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One of the smokiest Highland malts available, this is a dram with lots of character.

Background

Hailing from the Knockdhu Distillery, the AnCnoc (pronounced a-knock) brand was created in 1994 so as not to cause confusion with the Knockando Distillery.

The Knockdhu Distillery itself has been around since 1894 and sits on the border between the Speyside and Highland Whisky regions.

It was founded when John Morrison, who owned the Knock Estate, discovered the high quality of the water that ran through the estate.

The estate already had lots of peat and barley, so with the new addition of the water, it made sense to start a Whisky distillery.

 

Where they’re at now

These days Knockdhu is owned by Inver House Distillers, who made the decision to change the name of the malt produced there in 1994.

The malt produced by Knockdhu tends to be light and sweet, with a delicate floral taste and lots of citrus.

Peatheart changes all that and brings in a bold peaty flavour to rival even Islay malts. It is peated to 40 ppm (Parts Per Million), inching towards Islay expressions that tend to be upwards of 55ppm.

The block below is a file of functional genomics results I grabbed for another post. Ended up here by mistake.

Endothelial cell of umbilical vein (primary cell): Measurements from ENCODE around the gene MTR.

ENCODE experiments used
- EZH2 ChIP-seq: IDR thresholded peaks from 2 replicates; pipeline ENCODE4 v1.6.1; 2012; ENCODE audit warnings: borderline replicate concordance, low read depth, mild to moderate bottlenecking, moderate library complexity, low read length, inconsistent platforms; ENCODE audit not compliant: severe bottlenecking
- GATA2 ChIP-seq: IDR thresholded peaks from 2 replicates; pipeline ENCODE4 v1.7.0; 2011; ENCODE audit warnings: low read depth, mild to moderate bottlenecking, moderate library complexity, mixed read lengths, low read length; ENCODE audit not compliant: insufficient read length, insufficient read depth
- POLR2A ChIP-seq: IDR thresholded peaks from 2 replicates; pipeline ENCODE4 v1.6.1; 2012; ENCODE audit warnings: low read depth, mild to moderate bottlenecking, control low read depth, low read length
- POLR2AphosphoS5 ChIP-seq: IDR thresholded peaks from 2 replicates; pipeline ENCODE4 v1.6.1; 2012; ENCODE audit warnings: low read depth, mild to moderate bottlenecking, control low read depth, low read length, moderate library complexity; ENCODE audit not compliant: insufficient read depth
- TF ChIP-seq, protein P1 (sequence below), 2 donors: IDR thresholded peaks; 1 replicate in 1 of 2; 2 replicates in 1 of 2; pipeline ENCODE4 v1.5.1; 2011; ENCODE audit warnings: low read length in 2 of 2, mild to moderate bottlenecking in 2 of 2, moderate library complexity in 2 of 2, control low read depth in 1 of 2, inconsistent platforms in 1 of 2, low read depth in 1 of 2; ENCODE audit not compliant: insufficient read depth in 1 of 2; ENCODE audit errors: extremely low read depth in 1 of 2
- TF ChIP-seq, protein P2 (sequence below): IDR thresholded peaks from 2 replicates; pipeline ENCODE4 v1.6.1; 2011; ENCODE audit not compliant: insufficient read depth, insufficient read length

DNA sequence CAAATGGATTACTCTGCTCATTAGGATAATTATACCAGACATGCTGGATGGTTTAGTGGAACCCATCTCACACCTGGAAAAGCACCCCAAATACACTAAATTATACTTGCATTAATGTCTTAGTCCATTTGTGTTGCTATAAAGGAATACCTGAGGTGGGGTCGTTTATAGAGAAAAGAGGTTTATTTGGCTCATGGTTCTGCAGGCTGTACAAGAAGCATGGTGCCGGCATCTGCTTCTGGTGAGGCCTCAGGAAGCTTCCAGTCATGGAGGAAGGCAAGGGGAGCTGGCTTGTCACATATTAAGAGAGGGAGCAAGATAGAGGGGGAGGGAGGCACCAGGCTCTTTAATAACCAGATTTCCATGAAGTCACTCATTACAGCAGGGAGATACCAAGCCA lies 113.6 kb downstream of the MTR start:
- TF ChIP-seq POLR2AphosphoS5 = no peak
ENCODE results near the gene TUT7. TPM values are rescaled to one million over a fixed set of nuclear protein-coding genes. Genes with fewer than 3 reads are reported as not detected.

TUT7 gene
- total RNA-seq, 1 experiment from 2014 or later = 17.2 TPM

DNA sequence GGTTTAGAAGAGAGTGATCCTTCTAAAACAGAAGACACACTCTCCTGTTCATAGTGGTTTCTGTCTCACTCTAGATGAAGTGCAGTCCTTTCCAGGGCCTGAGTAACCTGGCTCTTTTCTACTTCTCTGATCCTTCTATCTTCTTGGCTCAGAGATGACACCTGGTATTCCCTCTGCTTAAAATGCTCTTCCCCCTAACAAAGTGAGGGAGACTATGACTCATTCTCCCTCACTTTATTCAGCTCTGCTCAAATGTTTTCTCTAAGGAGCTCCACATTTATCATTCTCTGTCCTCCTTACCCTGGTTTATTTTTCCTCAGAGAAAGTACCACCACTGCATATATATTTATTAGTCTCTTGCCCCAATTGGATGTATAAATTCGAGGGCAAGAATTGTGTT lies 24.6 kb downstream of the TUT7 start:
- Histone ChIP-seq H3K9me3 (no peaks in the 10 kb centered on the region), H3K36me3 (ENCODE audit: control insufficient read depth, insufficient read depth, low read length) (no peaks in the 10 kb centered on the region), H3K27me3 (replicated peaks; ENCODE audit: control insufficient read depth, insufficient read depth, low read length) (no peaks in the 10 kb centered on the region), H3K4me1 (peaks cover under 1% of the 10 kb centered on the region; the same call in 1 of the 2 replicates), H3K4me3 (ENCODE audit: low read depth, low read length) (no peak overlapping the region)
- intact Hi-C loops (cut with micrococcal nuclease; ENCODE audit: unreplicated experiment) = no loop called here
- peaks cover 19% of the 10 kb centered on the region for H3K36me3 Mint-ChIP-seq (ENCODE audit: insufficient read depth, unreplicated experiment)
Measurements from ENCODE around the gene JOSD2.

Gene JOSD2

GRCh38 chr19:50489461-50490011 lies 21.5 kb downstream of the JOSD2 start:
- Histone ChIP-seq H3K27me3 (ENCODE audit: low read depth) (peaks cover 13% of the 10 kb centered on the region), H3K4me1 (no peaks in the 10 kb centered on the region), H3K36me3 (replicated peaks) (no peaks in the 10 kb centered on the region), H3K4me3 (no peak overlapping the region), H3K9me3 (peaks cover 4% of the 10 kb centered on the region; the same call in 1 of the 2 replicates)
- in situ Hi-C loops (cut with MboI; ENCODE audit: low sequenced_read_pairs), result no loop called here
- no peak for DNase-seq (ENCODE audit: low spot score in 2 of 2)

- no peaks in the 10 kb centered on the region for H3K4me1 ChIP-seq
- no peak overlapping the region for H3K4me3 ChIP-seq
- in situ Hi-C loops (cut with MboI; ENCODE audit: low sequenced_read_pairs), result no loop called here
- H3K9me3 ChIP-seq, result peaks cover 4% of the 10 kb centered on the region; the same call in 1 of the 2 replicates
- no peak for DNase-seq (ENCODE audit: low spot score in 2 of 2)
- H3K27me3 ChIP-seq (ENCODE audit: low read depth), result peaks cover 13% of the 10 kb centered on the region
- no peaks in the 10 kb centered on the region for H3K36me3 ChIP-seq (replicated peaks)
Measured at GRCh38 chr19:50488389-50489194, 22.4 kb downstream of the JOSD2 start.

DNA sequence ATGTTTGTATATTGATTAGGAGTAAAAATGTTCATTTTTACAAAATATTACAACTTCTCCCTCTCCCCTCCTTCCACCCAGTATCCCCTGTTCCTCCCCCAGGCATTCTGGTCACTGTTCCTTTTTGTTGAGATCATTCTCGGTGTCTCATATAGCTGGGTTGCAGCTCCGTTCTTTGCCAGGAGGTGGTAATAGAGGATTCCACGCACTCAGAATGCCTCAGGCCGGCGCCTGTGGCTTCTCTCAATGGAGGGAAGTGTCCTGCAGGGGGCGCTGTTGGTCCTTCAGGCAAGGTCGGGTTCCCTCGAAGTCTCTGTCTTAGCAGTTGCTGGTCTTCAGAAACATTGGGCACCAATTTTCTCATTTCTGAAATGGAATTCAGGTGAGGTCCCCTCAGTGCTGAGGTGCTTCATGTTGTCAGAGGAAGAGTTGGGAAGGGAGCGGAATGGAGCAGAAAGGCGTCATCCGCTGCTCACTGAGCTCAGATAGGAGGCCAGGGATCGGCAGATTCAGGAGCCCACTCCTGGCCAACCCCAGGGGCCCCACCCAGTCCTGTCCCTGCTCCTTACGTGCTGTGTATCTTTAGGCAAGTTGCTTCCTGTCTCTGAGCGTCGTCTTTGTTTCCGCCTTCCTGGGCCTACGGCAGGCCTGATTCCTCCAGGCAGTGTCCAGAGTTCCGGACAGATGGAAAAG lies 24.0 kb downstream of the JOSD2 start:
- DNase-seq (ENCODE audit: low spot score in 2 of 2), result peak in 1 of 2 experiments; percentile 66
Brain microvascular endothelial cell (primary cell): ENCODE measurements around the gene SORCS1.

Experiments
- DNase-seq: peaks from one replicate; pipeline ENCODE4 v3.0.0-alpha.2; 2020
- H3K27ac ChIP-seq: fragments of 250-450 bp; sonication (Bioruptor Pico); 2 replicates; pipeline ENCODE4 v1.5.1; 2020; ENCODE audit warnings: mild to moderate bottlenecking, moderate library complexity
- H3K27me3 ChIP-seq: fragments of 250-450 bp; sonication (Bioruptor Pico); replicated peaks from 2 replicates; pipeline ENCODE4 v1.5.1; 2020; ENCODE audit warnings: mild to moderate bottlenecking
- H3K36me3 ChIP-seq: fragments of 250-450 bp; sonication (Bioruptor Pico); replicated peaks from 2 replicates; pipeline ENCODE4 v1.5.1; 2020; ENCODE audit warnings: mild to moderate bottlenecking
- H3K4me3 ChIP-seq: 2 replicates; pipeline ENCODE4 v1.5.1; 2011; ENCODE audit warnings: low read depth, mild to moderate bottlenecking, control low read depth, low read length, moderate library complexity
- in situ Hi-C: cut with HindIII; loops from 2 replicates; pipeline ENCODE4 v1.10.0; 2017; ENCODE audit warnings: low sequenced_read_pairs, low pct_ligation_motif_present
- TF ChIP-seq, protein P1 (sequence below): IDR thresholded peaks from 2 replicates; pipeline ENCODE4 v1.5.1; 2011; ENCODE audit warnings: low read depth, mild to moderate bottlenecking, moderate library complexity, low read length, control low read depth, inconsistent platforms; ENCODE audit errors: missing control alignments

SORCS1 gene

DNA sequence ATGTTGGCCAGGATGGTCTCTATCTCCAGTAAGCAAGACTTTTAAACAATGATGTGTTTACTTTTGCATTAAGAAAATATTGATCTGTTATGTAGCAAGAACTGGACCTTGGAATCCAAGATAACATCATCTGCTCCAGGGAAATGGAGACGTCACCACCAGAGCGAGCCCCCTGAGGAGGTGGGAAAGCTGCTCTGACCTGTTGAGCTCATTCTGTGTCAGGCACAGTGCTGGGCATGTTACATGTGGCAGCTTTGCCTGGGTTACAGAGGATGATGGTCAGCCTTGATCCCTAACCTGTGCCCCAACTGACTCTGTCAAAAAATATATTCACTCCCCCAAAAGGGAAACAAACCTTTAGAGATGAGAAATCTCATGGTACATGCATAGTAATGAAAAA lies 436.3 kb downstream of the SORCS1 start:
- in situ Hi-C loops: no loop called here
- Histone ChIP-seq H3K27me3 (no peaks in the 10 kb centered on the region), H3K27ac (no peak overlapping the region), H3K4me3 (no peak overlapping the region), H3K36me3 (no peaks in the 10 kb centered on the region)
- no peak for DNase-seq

This is the smokiest malt available from AnCnoc and is the last in their Peaty Collection, a series of limited editions released to celebrate all things peat related.

 

Peatheart

Unlike the others in the collection, Peatheart will become a permanent part of the AnCnoc range.

This malt brings together the classic fruit flavours and light body of AnCnoc expressions and pairs them with a rich peat smoke.

The nose opens with lots of orchard fruits and citrus notes. It is packed with apples, pears, apricots, oranges and limes.

These are sweet and juicy, with big, bold flavours that get right under the smoke.

The peat is thick and pungent from the beginning but really reveals itself on the palate. Here it takes over and has lots earthy notes.

The citrus fruits also appear, with more tang and zest. They bounce of the peat and really bring it to life.

There is a warming sense to this malt, with a little hint of vanilla and oak wood in it.

The finish is strong, with lots more peat and fresh green apples.

This is a remarkable malt from a Highland distillery that offers up a pretty good challenge to the reigning peated malts from Islay. Not to be missed.

This bottle was sent to me by the brand, but my views and thoughts remain impartial. 

 

 

 

 

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